Although the federal government has made the news of late for its efforts to draft new laws that would have an impact on cyber security practices among private businesses, those very businesses must also keep in mind compliance issues related to state laws as well. Breach notification requirements, for example, may differ from state to state, with some state governments requiring more public disclosures than others do whenever security systems protecting confidential customer information fail.
While no business wants to have a breach at all, the public relations damage caused by such events is ultimately worse in states such as California, which have detailed breach notification requirements coded into state law. In that state, the recently enacted Senate Bill 24, signed into law by Governor Jerry Brown, requires companies to notify individuals whenever data banks containing health, financial, or other personal information have been accessed by unauthorized persons. These requirements went into effect with the onset of the New Year.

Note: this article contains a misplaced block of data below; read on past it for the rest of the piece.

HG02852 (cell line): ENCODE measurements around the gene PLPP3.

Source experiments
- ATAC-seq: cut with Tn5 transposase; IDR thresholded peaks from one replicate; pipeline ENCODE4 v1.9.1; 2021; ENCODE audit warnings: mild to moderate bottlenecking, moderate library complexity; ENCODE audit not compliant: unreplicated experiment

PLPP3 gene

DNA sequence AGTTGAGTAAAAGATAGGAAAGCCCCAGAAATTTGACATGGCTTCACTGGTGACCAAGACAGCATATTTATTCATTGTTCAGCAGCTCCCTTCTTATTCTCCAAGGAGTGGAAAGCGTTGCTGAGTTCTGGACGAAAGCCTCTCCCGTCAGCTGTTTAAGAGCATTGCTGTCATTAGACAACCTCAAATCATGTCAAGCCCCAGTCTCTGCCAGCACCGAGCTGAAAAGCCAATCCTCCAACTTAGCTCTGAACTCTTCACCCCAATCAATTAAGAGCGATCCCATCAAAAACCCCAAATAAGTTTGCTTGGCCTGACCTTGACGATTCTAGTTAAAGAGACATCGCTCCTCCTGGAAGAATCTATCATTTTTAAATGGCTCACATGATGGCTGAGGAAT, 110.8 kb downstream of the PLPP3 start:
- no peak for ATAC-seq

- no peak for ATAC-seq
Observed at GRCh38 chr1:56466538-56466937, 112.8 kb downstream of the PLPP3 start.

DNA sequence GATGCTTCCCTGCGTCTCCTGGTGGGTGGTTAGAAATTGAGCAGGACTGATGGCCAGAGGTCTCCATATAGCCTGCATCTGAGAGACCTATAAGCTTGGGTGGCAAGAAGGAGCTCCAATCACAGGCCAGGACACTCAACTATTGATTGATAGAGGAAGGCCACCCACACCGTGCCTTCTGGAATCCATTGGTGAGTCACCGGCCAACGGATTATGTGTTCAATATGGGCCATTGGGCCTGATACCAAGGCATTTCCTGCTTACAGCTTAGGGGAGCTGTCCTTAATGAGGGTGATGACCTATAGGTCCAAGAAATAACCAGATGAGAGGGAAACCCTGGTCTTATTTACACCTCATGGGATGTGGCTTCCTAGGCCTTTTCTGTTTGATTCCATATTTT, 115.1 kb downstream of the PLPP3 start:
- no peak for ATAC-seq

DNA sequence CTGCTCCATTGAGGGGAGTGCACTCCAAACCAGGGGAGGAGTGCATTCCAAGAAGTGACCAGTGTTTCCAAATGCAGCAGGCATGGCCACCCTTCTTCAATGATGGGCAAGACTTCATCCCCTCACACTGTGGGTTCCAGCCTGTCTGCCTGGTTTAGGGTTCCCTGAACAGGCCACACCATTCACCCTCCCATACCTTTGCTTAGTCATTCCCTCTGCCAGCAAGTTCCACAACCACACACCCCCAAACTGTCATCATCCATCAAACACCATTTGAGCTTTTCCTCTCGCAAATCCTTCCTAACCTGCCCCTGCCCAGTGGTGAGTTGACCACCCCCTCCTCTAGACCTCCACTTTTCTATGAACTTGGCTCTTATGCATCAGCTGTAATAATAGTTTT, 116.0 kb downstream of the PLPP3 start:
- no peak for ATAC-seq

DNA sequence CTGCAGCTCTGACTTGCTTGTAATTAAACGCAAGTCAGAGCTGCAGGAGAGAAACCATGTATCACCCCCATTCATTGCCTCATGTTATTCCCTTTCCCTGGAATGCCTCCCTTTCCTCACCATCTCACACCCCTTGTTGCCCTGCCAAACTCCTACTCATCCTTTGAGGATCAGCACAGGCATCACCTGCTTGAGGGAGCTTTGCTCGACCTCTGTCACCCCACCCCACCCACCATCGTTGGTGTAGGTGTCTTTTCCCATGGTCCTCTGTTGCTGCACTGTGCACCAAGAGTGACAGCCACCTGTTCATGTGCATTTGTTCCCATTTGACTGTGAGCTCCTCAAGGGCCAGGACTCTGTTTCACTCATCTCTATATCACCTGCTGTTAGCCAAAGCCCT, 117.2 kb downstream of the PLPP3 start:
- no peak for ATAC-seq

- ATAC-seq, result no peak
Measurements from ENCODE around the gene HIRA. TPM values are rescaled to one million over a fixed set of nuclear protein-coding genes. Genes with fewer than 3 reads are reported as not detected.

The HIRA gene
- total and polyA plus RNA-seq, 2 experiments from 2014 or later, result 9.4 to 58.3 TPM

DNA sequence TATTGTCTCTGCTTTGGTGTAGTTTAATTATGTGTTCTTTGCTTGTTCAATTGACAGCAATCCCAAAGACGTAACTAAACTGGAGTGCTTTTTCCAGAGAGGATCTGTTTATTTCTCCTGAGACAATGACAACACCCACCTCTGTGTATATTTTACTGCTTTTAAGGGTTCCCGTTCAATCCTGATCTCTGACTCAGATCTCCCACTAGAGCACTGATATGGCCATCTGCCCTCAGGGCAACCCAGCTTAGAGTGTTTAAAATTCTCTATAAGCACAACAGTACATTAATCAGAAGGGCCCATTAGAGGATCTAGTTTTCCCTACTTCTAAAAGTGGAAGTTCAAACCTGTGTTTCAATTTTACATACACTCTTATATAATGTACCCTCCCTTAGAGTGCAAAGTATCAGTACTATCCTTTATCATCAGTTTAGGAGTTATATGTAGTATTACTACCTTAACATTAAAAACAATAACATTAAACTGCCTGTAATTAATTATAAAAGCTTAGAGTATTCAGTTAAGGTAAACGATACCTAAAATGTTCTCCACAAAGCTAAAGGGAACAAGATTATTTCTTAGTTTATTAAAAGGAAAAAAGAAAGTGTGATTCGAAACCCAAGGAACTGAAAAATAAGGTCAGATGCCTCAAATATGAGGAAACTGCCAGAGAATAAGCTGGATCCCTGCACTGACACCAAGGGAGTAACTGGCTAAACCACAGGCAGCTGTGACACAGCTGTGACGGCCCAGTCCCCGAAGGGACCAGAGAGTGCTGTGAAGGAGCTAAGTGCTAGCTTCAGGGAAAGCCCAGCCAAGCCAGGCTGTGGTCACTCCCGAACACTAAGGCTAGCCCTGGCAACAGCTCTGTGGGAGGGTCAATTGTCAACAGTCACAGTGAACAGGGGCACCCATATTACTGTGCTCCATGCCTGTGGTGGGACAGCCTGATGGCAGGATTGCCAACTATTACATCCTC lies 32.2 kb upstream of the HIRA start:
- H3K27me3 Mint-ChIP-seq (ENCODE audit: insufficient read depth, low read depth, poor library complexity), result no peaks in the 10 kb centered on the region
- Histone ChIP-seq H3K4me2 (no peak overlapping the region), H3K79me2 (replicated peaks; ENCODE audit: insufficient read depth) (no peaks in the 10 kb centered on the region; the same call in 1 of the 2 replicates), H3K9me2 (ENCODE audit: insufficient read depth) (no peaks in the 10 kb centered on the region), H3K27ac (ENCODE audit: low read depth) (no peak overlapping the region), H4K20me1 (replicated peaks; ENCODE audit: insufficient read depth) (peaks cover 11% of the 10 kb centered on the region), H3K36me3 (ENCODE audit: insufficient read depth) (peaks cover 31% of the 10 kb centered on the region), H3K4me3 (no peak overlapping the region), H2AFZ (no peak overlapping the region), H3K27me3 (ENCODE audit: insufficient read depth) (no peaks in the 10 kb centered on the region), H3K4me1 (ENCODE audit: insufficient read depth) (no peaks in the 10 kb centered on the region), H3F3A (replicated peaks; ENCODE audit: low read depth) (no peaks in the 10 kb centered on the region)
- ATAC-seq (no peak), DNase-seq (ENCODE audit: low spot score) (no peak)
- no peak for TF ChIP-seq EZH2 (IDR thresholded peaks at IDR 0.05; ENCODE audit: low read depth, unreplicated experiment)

California businesses would be well advised in such a reporting climate to adopt a managed programs model as part of their overall IT solutions strategy. Managed programs staff work for an outside IT company and can often bring to the premises a new perspective on security procedures, identifying potential danger areas that in-house staff may have overlooked due to their familiarity with the networks and systems in operation. Sometime, the hardest thing to notice is that which is sitting ‘right under our noses’ because we are used to seeing it, we do not pay it much attention. A managed programs approach can be of great benefit because it brings brand new eyes and ears into the IT services mix.